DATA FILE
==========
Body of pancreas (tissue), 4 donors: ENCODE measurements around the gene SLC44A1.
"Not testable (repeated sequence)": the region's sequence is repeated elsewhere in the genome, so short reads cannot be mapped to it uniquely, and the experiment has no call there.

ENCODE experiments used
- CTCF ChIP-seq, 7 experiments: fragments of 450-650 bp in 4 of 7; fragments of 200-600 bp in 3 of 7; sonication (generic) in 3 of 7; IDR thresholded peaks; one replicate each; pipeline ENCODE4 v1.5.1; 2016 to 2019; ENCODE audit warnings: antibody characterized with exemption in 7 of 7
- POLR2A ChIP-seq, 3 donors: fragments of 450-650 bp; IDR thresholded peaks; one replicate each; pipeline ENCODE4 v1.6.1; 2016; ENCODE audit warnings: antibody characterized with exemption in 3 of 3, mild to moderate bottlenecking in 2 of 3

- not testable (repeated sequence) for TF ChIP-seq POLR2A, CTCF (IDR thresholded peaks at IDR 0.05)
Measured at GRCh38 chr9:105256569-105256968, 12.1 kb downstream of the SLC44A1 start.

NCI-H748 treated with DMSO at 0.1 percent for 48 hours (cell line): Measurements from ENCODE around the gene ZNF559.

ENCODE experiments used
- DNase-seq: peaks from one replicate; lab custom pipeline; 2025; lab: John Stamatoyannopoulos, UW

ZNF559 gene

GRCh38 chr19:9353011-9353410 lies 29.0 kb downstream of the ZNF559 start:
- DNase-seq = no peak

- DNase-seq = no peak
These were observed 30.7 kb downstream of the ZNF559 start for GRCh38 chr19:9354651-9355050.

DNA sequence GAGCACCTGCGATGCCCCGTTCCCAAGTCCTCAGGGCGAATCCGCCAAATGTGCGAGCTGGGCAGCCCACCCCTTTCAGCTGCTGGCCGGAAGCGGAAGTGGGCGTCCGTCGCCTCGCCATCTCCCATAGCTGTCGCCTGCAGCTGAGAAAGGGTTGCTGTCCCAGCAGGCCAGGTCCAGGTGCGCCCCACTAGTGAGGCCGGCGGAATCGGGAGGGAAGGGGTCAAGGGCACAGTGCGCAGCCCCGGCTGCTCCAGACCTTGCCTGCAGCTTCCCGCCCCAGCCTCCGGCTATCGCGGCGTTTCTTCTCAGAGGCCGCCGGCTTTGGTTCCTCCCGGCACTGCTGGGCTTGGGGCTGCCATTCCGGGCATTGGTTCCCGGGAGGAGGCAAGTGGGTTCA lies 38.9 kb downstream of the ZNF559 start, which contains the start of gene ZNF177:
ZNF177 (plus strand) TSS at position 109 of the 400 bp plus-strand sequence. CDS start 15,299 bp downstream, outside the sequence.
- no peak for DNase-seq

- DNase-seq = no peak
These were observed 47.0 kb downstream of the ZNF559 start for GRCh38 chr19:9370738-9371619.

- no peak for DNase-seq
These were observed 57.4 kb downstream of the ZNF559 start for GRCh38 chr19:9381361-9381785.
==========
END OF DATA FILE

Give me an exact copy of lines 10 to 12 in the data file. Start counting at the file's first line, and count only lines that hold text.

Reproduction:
- DNase-seq: peaks from one replicate; lab custom pipeline; 2025; lab: John Stamatoyannopoulos, UW

ZNF559 gene

GRCh38 chr19:9353011-9353410 lies 29.0 kb downstream of the ZNF559 start: